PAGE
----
There are some great winter florals in the autumn/winter 2015 collections.  Ted Baker has gone to town with bright blooms on black, navy and grey backgrounds, from outsized peonies and giant jungle leaves to delicate oriental prints.  Similarly Gucci's autumn/winter collection featured lots of very similar prints to my fabric, with scribbled and sprawling blooms illustrated all over coats, suits and dresses in moody colours.  My coat will be in good company I think.

After completing the burda ruffle dress a few weeks ago and using a digital pattern (with limited instructions, no seam allowance, niggle niggle) it was nice to go back to a paper pattern for this project.  I quite enjoyed the cutting out stage with no printing, piecing together and remembering to add seam allowances along the way.  I suppose I'm quite lazy in that respect and always keen to get to the sewing bit rather than linger on the preparation stages - the burda pattern was really no bother having so few pieces so I don't know what I'm complaining about really!  There are lots of really fun pieces to place on this coat and lots of detail, from epaulettes and tabs to top stitching.  Here's how the back yoke looks at the moment, just basted in place but with the top stitching along the point all done.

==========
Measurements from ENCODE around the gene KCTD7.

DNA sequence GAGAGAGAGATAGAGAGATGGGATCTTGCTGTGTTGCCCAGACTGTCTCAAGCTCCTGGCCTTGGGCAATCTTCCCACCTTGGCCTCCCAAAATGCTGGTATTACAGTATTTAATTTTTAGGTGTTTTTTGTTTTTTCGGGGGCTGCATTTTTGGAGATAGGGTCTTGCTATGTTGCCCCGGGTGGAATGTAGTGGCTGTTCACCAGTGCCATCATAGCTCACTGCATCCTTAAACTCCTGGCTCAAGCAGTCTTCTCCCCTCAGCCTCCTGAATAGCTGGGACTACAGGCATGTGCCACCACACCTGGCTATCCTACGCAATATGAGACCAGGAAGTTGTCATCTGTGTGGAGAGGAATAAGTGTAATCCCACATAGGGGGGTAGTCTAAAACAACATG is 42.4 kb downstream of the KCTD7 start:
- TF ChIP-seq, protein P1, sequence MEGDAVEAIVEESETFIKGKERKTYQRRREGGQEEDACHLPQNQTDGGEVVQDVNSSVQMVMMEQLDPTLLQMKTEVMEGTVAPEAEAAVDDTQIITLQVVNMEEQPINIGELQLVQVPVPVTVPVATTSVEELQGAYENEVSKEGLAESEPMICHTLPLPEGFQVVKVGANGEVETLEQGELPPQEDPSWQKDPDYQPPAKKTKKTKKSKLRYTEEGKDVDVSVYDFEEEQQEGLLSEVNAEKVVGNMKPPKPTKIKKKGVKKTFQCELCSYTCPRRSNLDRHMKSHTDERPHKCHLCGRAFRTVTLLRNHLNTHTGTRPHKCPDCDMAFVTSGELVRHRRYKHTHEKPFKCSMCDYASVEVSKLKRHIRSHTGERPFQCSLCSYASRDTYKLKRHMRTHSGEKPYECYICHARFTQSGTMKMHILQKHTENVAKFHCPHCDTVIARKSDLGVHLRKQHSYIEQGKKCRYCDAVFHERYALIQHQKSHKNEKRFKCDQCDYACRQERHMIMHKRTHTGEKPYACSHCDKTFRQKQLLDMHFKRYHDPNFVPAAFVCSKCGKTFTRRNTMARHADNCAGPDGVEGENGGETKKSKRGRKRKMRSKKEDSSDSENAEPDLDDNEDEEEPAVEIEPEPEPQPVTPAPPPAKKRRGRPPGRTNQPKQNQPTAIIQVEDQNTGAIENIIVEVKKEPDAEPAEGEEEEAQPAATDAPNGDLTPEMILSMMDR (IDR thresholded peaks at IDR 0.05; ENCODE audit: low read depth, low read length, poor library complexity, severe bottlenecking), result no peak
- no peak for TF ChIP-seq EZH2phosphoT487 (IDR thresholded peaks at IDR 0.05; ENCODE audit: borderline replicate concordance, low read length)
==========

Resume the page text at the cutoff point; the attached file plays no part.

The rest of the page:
And the front section, which will of course be folded back into lapels when it is being worn, but I haven't sewn in the facing sections yet.  I'd only pinned the shoulders together on this shot as I was testing the fit before committing to sewing together these and the side seams.